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  • hearnthar hearnthar Aug 6, 2010 1:27 PM Flag

    Facts and opinion

    The company now reported their results. The 4.1 mil loss was about 1 mil less than I expected. Now the stated equity is about 52 mil, market cap is about 5 mil. Huge gap because of a huge amount of uncertainty. What is certain is they will continue to lose business (not sure that is such a bad thing in trying to salvage the company) and lose money for awhile. What is most uncertain is whether the 52 million is "real." The insurance company (not a bad little company before CRM) is mostly in California. Claims in California are rising rapidly and the Bureau will file about a 30% increase in pure premium rates, none of which will be approved. I think the lawsuits are an expensive nuisance, but will probably not go anywhere. But other companies are adding to reserves.

    Total premium on an annualized basis is 100 mil (with another carrier taking the risk on half of it). It is a gamble, but there might be more value in the company than 5 mil, but certainly less than 50 mil. I still think this will be conserved.

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    • $1.07 to $0.20 in ~ 1 year? LOL

    • I can only speculate, but I think you are probably right on your last choice. He might be playing a stay out of jail card.

    • I am more intrigued by the fact that the resignation came on 8/5 but was effective 8/2! Nothing like two weeks or a month's notice. The fact that he is getting a severance check would suggest something, that basically he was forced out. But why? Big disagreement with the CEO & BOD about the next step? Big problem with reserves? Keep in mind that the CFO has to sign off on the financials and if he sees something that he thinks must be disclosed and his bosses disagree, he HAS to resign!

    • The main question mark, I agree, is adequacy of reserves. Being in California where everything is blowing up and everyone but the Commish is sounding the alarm, this is very serious. It could be the reserves should be bolstered 15%, which would put the total enterprise in the hole--or close to it. Then it is worthless. But I think Majestic still has enough reserves to run off the business, so might be worth something to someone.

      The fact the accounting guy is leaving whether he is being fired or he is jumping ship, is a terrible sign. It MUST mean things are even worse than is known externally. Yikes.

    • All of these post are interesting. I would like to thank all of you contribtors.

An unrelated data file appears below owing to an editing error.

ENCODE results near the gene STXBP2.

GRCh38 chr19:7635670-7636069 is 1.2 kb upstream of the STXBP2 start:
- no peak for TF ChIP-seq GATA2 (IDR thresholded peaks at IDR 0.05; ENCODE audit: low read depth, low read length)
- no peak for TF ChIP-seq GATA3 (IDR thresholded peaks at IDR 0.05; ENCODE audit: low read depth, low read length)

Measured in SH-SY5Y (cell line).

• First, the adequacy of the loss reserves is questionable, so we have to discount the insurance subs' net worth for that. But what supports the net worth of the insurance subs? I'll bet that there is some cross-ownership in there.

    • Good point. I think, if I read the numbers correctly, Majestic Ins Co has a stated net worth of about 70 mil, Twin Bridges
      Reins Co has about 28 mil for a total of 98 mil or so in the insurance entities on a statutory basis. Of course, there is the possiblity that some of that is overstated.
      The combined companies have a state net worth of 52 mil at the end of June, so the holding company by itself must be worth a negative approx 45 mil.

      However, if they could find a buyer for Majestic Ins for 50 mil and sell Twin Bridges for, say 20 mil, they holding company would have a value above the current share prices. If the Departments of Insurance conserve Majestic and Twin Bridges, all the assets go with them and it will be about 15 years before they would release any money, if there is any to release.
      Then, of course, if the true value of the insurance entities is less than that, there is even less in the true kitty.

    • What value will be left if the insurance commissioner moves in and takes over the company? Kill the body, and the head dies.

      • 2 Replies to donedoodit
      • I think the insurance company probably still has positive equity, but the holding company is in a negative position. I am sure when the commissioner conserves majestic, the other two entities will be3 forced to file for bk. But the equity of the insurance company, after all claims are accounted for (many years down the road) still belongs to the holding company, so if they could work out a deal or something with the regulator, there may be a net positive value. Long shot, but isn't that what people who have bought in so low are gambling for?

        One thing is for certain. The regulators will not allow any of the insurance company money to be dividended to the parent until everything is positive. This is true for AIG and is true for a small company like Majestic.

        I still think selling the company is a remote possibility and may make both stronger.

      • This insurance co. was made to bleed stock holders from inception!

        Insiders knew what they were doing from get-go!